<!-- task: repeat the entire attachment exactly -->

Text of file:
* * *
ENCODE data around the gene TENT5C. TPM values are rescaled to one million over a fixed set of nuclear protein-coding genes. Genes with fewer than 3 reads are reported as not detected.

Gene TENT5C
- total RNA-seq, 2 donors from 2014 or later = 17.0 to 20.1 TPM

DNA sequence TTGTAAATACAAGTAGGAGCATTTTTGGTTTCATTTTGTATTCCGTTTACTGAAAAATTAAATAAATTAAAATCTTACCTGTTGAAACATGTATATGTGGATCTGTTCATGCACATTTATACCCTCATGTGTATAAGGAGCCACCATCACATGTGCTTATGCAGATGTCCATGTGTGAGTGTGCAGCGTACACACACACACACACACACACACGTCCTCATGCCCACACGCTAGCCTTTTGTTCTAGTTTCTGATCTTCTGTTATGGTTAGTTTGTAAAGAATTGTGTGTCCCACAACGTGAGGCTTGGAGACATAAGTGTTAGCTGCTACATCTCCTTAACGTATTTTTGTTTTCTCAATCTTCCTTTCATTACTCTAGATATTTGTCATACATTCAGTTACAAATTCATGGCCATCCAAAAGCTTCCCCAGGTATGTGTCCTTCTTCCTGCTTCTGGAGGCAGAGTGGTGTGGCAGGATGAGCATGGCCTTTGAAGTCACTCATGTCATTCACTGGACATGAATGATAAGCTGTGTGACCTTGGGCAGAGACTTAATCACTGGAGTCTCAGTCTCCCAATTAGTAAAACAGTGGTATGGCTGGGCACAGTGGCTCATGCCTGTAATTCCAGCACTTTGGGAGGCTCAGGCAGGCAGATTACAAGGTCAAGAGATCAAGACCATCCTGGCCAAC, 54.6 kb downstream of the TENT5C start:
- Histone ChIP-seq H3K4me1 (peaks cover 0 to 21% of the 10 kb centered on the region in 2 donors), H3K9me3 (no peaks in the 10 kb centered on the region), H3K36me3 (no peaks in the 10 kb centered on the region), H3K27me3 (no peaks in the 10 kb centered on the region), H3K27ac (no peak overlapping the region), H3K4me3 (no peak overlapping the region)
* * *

ENCODE data around the gene TENT5C. TPM values are rescaled to one million over a fixed set of nuclear protein-coding genes. Genes with fewer than 3 reads are reported as not detected.

Gene TENT5C
- total RNA-seq, 2 donors from 2014 or later = 17.0 to 20.1 TPM

DNA sequence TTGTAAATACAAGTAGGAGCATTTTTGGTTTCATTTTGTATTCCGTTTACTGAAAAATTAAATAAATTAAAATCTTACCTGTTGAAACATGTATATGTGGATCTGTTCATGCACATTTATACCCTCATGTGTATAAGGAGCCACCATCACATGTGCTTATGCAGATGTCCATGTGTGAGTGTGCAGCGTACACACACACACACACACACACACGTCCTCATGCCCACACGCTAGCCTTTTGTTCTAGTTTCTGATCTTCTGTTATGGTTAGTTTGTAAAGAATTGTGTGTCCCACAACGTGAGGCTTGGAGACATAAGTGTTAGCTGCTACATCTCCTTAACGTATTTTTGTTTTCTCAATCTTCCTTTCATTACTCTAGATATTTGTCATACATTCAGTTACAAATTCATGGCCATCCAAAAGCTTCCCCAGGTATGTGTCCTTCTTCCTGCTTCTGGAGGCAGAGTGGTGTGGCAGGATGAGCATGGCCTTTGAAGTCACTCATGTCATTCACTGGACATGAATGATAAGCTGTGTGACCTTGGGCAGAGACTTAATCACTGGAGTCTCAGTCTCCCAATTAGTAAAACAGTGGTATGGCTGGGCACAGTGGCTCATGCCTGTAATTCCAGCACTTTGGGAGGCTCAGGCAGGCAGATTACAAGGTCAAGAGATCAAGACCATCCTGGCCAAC, 54.6 kb downstream of the TENT5C start:
- Histone ChIP-seq H3K4me1 (peaks cover 0 to 21% of the 10 kb centered on the region in 2 donors), H3K9me3 (no peaks in the 10 kb centered on the region), H3K36me3 (no peaks in the 10 kb centered on the region), H3K27me3 (no peaks in the 10 kb centered on the region), H3K27ac (no peak overlapping the region), H3K4me3 (no peak overlapping the region)